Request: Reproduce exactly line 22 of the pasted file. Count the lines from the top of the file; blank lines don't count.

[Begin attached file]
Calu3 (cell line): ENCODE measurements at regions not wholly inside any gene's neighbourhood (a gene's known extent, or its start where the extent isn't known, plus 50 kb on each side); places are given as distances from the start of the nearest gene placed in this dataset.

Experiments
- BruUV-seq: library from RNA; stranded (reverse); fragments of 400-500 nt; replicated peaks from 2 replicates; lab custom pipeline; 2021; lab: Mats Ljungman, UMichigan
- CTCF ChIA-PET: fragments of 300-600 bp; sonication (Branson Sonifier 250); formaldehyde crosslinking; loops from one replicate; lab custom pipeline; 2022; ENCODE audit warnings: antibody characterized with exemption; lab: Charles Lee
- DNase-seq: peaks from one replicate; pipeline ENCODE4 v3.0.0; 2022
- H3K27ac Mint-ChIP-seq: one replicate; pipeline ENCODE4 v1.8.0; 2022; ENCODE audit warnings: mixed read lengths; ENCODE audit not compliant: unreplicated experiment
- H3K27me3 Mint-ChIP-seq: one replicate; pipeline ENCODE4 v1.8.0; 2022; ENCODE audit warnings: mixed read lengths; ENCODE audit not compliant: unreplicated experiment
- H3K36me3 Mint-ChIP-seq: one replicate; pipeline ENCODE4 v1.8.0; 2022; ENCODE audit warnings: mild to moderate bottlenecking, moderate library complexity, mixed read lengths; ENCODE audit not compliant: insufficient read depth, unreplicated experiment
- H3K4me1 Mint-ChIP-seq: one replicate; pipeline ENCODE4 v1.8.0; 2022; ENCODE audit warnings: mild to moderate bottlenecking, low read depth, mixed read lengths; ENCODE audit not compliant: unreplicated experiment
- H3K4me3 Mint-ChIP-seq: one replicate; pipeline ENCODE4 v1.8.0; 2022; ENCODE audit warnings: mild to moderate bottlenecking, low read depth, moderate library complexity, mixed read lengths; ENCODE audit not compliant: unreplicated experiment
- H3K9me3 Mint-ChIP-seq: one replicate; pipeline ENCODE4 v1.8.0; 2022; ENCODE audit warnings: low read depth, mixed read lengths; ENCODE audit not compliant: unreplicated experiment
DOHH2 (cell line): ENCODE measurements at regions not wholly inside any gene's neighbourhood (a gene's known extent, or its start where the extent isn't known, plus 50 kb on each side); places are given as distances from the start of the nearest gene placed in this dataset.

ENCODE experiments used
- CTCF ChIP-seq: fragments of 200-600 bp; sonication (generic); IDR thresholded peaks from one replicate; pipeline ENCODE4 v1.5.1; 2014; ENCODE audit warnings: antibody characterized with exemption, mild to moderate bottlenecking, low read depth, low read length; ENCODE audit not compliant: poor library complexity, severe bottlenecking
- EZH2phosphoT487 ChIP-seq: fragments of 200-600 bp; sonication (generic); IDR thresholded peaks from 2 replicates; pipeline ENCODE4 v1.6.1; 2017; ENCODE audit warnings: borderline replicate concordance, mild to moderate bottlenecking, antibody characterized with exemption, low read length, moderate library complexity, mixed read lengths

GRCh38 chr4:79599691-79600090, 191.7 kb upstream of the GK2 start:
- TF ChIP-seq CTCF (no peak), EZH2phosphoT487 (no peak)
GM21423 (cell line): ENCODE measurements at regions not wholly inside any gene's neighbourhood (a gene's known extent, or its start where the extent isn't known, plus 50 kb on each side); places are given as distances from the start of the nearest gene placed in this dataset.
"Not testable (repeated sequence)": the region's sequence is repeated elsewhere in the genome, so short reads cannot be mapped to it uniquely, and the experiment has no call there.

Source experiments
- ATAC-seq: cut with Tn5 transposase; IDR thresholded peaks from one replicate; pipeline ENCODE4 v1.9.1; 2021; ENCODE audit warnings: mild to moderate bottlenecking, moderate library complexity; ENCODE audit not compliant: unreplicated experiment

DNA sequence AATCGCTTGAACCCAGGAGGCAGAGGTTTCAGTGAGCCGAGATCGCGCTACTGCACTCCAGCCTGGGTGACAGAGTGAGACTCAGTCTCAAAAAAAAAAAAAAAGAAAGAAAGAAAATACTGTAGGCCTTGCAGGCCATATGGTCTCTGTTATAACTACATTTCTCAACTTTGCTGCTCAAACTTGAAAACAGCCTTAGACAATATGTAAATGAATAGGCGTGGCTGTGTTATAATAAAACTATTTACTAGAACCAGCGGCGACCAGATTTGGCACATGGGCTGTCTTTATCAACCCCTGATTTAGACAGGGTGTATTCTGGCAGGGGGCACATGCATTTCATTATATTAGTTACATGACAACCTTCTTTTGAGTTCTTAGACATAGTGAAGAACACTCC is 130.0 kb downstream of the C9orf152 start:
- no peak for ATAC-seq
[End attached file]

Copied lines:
DNA sequence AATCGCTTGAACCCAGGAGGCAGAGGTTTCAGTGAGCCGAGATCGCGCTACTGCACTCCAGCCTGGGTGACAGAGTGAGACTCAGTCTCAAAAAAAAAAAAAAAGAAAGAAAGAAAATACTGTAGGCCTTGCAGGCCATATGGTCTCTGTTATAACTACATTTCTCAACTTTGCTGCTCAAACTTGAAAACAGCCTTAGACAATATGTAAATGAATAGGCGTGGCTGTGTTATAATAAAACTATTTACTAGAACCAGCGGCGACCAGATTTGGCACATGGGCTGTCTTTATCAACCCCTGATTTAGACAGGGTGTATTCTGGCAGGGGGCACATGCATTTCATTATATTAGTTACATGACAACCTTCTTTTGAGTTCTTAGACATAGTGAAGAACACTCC is 130.0 kb downstream of the C9orf152 start: